Dawn Kepler tells the story as a cautionary tale.
It’s about a little girl of Chinese-Jewish ancestry, raised Jewish in the Bay Area. One day an older woman approaches the child in synagogue and tells her, with every good intention, “You’re always welcome here.”
As if she wouldn’t be?
That sort of subtle insensitivity to Jews of color bothers Kepler a great deal. That’s why she has organized a free lecture series on the subject of Jewish diversity, “What Color are Jews?” Sponsored by Lehrhaus Judaica, the once-a-month series will start Oct. 23 and run through March 2012 at Temple Sinai in Oakland.
The first panel will be on Asian Jews, and by that Kepler doesn’t mean Jews living in Shanghai or Mumbai. She’s means Oakland, San Francisco and Palo Alto.
“If you think of Jews of color, you think exotic foreign Jews, not the person sitting next to you in shul,” Kepler said. “Since I started on this project, many people suggested a lecture on Jews of Uganda. I said no. I want to talk about the Jew sitting next to you who is black and Jewish.”
That, too, will be the topic for one of the series’ panel discussions. The list of other topics includes: Jews from Argentina (led by Argentine- born Rabbi Roberto Graetz of Lafayette’s Temple Isaiah); how multi-racial Jews develop their Jewish identity; and the demographics of the Jewish community of the future.
Founder of Building Jewish Bridges, a Berkeley nonprofit that reaches out to interfaith families, Kepler says the impetus for the series came out of personal experience.
“I have my own relatives and friends who are multi-racial,” Kepler said. “You can hear one too many stories about people being checked at the door for their Jewish identity.”
Kepler noted that the local Jewish community is more diverse than some realize. She cited a recent demographic study that found 13 percent of East Bay Jewish families are multiracial.
“That means at least every 10th Jew is a Jew of color or in a family with a Jew in color,” she added. “So how can we be more welcoming, more sensitive?”
She hopes the series will provide some answers.
The panel on Asian Jews will feature Rabbi Jacqueline Mates-Muchin of Temple Sinai. She is of Chinese ancestry and understands the challenges of feeling part of the Jewish community when one looks different.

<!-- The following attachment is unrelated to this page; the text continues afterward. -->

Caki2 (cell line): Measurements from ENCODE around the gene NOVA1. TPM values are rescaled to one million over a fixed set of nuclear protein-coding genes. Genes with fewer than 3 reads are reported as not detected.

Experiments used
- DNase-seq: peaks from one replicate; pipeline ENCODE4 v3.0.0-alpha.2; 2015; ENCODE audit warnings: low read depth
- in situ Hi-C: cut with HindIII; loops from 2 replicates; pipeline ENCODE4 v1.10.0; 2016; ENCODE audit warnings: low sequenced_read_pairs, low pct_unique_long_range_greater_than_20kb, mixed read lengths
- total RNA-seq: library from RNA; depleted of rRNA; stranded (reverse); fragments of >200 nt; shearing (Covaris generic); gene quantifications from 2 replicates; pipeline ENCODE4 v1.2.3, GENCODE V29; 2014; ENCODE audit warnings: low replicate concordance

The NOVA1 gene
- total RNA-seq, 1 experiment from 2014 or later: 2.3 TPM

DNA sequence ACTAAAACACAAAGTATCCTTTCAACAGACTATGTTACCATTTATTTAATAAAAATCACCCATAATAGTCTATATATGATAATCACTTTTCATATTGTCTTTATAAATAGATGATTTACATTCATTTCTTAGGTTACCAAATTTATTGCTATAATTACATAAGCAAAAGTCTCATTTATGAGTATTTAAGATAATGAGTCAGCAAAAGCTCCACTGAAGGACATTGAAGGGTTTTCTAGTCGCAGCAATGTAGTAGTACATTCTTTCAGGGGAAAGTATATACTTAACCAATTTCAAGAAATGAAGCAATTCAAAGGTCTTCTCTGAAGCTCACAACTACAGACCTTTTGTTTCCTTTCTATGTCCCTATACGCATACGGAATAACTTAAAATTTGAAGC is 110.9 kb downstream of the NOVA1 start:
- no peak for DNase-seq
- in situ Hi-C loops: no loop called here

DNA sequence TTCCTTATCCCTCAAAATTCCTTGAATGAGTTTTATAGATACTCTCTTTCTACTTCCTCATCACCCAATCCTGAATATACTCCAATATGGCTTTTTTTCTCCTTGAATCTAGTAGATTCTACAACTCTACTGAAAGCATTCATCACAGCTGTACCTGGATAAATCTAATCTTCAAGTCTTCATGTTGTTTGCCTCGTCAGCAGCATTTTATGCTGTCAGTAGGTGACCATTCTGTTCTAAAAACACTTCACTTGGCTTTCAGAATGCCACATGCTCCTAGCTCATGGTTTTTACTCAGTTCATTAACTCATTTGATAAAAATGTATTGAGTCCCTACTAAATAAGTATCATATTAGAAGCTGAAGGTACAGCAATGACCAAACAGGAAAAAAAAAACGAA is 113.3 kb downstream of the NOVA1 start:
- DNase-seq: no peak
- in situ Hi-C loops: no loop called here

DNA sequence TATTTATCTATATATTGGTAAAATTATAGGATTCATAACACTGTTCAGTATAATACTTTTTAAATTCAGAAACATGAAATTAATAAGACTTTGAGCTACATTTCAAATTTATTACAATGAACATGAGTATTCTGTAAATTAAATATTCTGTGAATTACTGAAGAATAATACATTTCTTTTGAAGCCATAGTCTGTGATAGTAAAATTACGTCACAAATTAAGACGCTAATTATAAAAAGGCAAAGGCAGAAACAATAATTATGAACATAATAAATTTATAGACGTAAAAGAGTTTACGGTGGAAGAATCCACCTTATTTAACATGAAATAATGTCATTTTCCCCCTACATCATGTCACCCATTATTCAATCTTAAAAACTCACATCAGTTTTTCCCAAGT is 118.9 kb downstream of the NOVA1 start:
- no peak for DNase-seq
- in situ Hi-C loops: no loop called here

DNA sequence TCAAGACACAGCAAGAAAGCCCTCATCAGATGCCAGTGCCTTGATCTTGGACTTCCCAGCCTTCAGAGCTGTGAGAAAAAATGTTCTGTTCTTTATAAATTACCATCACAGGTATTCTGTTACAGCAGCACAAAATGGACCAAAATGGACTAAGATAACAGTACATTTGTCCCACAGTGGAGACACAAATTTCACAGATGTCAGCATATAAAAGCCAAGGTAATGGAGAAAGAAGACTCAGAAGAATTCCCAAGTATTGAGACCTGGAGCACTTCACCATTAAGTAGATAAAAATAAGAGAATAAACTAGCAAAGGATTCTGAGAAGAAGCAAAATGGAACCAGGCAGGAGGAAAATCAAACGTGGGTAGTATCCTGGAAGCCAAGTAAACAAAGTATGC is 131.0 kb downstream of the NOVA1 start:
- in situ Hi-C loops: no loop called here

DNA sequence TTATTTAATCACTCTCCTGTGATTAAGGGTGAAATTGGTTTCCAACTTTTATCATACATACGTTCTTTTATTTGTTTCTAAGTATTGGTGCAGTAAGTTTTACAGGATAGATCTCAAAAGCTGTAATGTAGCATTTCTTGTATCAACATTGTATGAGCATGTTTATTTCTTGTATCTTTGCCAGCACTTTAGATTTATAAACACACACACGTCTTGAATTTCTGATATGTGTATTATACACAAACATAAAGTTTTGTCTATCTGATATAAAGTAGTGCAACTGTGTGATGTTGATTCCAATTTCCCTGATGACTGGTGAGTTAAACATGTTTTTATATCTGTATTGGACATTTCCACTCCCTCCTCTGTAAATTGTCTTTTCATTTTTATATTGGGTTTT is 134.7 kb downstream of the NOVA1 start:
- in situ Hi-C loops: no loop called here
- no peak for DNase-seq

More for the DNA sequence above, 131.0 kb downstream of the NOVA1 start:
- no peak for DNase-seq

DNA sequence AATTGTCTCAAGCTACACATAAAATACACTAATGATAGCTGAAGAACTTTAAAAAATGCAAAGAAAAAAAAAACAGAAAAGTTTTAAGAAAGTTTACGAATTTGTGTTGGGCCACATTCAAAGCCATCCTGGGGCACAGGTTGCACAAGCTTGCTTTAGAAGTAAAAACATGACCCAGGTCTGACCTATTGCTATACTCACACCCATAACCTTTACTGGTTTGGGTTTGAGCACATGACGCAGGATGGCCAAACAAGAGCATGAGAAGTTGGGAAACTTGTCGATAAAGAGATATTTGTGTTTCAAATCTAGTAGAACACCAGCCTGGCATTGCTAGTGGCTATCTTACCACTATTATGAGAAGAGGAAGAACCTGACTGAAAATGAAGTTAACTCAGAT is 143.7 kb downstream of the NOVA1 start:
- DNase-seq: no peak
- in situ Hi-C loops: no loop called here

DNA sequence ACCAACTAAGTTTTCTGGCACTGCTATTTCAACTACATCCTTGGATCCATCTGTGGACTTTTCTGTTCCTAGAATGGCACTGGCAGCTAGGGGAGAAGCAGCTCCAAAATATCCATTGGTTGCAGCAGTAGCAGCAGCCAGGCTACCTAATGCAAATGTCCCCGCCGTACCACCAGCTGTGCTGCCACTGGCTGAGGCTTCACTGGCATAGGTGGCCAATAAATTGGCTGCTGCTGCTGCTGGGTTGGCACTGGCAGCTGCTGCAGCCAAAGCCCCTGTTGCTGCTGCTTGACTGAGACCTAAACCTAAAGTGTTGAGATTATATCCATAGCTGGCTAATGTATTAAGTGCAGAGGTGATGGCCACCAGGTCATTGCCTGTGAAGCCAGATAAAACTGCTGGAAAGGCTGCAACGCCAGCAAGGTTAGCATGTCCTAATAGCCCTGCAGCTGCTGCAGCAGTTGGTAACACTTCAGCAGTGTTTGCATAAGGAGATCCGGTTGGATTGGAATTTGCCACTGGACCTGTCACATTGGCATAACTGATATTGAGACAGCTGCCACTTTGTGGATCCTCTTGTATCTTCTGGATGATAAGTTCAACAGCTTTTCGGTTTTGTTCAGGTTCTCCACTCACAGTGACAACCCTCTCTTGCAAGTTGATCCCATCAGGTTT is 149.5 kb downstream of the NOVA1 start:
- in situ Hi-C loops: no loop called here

“I’ve had people ask if I was adopted,” the San Francisco native said. “In rabbinical school, one woman said to me ‘You’re a nice Chinese girl. You can be just as Jewish as the rest of us.’ ”
Mates-Muchin will return to the series Nov. 13 to deliver a lecture titled “Diversity from a Biblical Perspective.”
“Some of it is pretty direct,” she said. “It is said we left Egypt ‘in a mixed multitude.’ So right from the start, the early laws talk about the stranger in the community. We were already mixing.”
At the same time, she concedes that there are mixed messages in the text, as well as in Jewish culture.
“We have been able to be inclusive and adapt, become new people, incorporate new ideas,” she said. “That’s how we survive. Yet there’s a feeling within the text that we are hesitant to want to change. It’s a constant tension.”
Kepler wants to see some of that tension surface in the series’ panel discussions. She wants the sessions to be safe places for attendees to ask what she calls “awkward questions.”
The conversations, she hopes, will help move the Jewish community toward being 100 percent accepting.
“We’re all flawed,” she said. “We’re all on this journey together. Generally in the Bay Area we all embrace the idea that the Jewish community is very diverse. Now let’s do a better job of it.”
“What Color are Jews? Exploring the Diversity of Our Community Locally and Globally” starts Oct. 23 and ends March 28, 2012 at Temple Sinai, 2808 Summit St., Oakland. Seven sessions. Free. Information: (510) 845-6420 or www.bit.ly/odnLhx.